"Sure hope you can straighten things out, Gus, and get my boys in on that bonus money."

"I'll try, Jack.  Now, if . . .

"Try?" broke in Jack, "I've tried just about everything.  Even sort of spied around a little to see if Pocheck's crew had thought up any new service angles."

"And had they?" asked Gus.

"Nope, I just don't get it.  Both our shifts use exactly the same maintenance schedules.  Come on over to the office and I'll show you what I mean."

As they walked across the shop floor, Gus noticed that the equipment was all of the best.  The place was a garageman's dream.  As modern as 1950."

Once inside the office, MacDonald pulled out a desk drawer, picked up a mimeographed booklet, and handed it to Gus. 

"There's our service schedule, Pocheck's crew and mine follow it right to the letter."

Gus fingered through the pages.  He had to admit it was a complete schedule and he said so.

"Thanks," Jack grinned.  "We modeled it after the preventive maintenance plan used for government cars and trucks.  It doesn't leave a thing to the imagination.  Tells you not only when to make the various checks, but just how to make them.  Any grease monkey can follow it if he can read."

"How often do you check wheel alignment?" asked Gus.

Jack licked his thumb and flopped the book open to page 10.

"There it is, item 24 under the 4,000-mile check.  Now, on page six of Appendix B you'll find a list of the exact steps to be followed in making the check and how adjustments should be made.  There's no guesswork and no need for thinking; it's all right there."

Maybe that's the trouble, Gus thought as Jack rambled on.  Gus had learned that working strictly by the book wasn't always the best way.  He knew by long experience that sometimes a little independent thinking, plus a little imagination, were mighty important when it came to smoking out what ailed a car.

"Mind if I mosey around by myself?" he asked.

"Go right ahead.  Help yourself.  Do any checking you want.  And if you want anything,  just holler."

For the next hour or so, Gus watched the three mechanics work on the parked trucks and did a little spot checking on his own. 

He tested the wheel alignment on one truck, checked the timing and carburetor adjustment on another, and looked for possible brake drag on a third.  He even pitched in and helped one of the men change a tire.  By two o'clock in the afternoon, Gus decided he was a long way from uncovering a solution to Ed Nealy's problem.  The men in the shop seemed to know their jobs and the trucks he'd personally checked seemed to be in good shape.  But he wasn't satisfied.  He knew he had missed something some place that made a vital difference.

When Jack MacDonald returned to the service office just before four o'clock -- quitting time for the day crew -- he found Gus seated at the desk busily poring over the maintenance manual.

"I've been going over your service book," he said, looking up.  "Seems to cover the ground, except one point."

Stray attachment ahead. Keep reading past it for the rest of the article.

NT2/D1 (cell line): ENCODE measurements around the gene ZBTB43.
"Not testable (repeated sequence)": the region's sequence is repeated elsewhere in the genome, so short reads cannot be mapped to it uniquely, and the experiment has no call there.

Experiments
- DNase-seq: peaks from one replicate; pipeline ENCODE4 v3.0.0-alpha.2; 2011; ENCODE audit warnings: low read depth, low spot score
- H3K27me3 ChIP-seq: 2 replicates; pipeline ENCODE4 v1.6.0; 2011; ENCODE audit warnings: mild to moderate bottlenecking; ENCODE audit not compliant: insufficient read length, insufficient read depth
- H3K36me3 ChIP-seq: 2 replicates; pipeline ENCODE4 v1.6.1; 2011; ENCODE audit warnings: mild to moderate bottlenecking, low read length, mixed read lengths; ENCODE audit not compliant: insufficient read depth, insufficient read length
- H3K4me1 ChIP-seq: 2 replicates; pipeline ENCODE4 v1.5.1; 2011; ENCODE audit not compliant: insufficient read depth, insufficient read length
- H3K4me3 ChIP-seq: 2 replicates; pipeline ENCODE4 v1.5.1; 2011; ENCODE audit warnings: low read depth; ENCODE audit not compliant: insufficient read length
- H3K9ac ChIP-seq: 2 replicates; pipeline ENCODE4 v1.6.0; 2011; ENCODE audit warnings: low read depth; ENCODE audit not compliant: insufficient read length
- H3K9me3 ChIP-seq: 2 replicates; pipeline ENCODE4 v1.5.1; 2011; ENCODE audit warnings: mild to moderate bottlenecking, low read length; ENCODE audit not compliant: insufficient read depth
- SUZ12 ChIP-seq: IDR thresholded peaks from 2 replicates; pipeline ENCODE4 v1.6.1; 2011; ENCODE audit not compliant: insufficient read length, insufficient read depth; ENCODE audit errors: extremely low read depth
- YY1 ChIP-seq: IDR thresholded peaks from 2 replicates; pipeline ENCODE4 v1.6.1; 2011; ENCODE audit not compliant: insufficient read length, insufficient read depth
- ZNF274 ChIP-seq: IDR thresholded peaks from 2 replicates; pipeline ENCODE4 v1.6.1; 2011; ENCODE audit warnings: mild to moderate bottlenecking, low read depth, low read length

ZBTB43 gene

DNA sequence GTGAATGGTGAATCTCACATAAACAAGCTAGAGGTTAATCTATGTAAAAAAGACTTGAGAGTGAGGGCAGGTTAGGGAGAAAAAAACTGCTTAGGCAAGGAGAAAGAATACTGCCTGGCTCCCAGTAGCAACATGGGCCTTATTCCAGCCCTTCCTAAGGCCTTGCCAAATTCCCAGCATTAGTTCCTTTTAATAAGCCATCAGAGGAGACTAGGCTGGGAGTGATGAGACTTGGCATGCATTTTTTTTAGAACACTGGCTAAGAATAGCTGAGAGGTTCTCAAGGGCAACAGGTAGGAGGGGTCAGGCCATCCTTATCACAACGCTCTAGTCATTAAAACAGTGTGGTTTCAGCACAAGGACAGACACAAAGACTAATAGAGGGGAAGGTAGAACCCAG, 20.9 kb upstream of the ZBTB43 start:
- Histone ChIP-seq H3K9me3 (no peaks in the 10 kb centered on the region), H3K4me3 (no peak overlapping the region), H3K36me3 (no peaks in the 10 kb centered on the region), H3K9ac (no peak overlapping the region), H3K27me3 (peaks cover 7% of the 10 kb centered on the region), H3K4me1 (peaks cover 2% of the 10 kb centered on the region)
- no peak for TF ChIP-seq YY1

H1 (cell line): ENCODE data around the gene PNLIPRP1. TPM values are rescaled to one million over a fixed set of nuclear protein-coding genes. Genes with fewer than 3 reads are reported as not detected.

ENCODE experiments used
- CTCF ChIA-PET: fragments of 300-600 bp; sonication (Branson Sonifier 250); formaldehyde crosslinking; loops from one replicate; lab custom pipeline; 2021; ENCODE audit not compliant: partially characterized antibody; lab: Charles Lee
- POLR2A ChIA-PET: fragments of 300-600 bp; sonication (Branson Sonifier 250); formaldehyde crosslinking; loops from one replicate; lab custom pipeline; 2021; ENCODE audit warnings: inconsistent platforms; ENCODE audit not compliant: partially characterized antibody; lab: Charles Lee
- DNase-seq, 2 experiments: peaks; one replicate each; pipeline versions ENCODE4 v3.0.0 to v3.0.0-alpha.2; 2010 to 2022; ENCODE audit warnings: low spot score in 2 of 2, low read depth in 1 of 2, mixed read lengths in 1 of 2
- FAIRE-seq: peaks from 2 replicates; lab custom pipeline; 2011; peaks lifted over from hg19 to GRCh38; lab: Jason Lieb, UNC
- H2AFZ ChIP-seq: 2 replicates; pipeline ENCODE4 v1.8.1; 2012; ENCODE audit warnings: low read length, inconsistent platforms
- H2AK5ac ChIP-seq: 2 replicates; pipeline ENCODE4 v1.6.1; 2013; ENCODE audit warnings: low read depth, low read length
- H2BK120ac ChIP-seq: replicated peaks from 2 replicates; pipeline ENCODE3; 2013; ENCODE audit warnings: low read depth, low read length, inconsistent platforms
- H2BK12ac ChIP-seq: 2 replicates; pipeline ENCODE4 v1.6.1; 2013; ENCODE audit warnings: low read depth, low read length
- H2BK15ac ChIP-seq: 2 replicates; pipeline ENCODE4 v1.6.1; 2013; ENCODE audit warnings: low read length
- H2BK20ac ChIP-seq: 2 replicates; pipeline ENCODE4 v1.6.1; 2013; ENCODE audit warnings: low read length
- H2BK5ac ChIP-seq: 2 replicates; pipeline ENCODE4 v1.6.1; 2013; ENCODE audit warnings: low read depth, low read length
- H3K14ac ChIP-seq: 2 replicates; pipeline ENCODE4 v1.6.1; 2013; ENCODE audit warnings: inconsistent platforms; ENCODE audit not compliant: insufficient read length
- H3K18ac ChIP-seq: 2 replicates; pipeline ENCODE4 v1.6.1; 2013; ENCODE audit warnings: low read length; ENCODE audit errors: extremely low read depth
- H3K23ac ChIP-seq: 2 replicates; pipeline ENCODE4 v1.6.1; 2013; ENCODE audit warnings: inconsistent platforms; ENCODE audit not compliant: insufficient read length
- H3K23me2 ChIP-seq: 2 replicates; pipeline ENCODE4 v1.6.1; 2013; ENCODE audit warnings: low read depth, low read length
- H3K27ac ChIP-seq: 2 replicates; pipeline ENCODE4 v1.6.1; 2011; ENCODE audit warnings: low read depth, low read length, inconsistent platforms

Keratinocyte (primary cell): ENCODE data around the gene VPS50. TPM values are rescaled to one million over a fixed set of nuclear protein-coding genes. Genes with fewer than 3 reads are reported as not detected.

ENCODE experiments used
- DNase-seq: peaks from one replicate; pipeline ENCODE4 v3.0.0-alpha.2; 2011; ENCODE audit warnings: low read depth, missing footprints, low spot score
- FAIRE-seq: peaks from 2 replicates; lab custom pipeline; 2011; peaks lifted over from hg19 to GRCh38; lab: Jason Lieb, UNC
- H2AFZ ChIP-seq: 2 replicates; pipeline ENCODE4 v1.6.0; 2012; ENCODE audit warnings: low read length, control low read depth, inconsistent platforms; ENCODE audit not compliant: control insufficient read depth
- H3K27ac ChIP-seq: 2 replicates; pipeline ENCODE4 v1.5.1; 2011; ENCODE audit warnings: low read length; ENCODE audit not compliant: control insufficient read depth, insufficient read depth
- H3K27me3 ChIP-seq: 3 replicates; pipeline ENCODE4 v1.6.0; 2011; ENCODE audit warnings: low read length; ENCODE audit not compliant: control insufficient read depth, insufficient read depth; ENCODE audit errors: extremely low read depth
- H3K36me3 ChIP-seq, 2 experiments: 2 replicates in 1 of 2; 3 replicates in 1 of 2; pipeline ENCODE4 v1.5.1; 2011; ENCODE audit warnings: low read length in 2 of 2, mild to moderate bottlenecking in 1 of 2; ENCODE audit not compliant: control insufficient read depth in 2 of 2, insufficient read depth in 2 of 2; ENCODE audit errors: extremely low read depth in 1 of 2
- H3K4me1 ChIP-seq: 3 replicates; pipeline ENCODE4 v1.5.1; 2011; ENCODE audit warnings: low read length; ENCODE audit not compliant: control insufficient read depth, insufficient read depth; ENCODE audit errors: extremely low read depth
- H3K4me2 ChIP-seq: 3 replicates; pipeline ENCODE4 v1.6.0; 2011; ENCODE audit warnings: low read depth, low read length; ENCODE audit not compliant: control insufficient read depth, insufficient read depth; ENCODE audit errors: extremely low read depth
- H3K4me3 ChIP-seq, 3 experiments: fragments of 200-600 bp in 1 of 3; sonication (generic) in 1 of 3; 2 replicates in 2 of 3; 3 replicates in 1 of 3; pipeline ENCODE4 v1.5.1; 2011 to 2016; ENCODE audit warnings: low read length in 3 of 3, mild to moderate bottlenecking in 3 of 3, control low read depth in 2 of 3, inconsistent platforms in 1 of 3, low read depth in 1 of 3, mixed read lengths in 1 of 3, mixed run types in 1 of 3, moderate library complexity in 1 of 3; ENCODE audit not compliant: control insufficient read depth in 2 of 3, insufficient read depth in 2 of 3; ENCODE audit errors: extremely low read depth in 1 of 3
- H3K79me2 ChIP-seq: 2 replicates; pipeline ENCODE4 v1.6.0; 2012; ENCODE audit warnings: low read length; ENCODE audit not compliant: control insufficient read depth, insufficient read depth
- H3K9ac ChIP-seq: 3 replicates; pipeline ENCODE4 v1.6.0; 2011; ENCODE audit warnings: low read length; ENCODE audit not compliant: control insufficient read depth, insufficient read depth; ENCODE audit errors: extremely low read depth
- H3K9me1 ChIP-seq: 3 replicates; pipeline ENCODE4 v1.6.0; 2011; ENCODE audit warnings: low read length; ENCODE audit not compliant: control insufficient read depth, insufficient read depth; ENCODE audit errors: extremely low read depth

"What's that?" Jack asked indignantly.

"There's no mention of daily servicing.  You know, gas, oil, water, and air.  Do you have any set time for those?"

"Oh, that's routine.  All the trucks get their daily servicing every morning.  We've overlapped the day and night shifts to take care of that.  As each night truck comes in, it's gassed, and oil, water, and tire pressures checked.  The same goes for each day truck as it goes out.  Simpler that way.  Less chance for a slip-up."

"Could be," Gus replied as he pulled himself up out of the chair and headed for the office door.  "Can you hang around for a few minutes?  I won't be long."

When Gus returned 10 minutes later, he had a tire gauge in his hand and a broad smile on his face.  "It may be simpler your way, " he grinned, "but it sure ain't efficient."

"What do you mean?" Jack asked.

"Just this," Gus waggled the tire gauge as he spoke.  "Not a single one of your trucks on that whole floor out there has a tire that's up to the recommended pressure."

"That's impossible," blustered Jack.  "We, checked the tires on every one of those trucks this morning when they came in."

"That's just it," said Gus.  "You did check them this morning, just as you do every morning.  And I've a hunch that's the cause of your troubles."

"I don't get it."  Jack was puzzled "What's the catch?"  he asked.

"It all boils down to the fact that air expands when it's heated," Gus explained.  "You've been checking the tires of your trucks every morning when they're hot after a night's run.  Even if they are up to pressure when you check them, or after you've put air in them, they probably are four or five pounds under pressure by the time they cool off.

"Pocheck's crew, on the other hand, have been checking their tires when they are cool after a night in the garage.  On the average, Pocheck's tires have probably been slightly over inflated while yours have been under-inflated."

"Say, that does add up," admitted Jack.

"Sure, son, it adds up to more tire wear and less gasoline mileage on your trucks.

"A lot of motorists don't take into account that recommended tire pressures are for cool tires, not for tires that have been pounding the roads and heated up."

A couple of weeks later, back in the Model Garage, Gus had just about forgotten about his trip to the city and his two-day job at the milk company when a short letter arrived in the mail.  It read;

"Dear Gus,

        "Gas mileage up already.  The Whole day crew is looking forward to sharing the January 1 bonus with you.  And that's not hot air.

"Thanks a million."

It was signed "Jack MacDonald."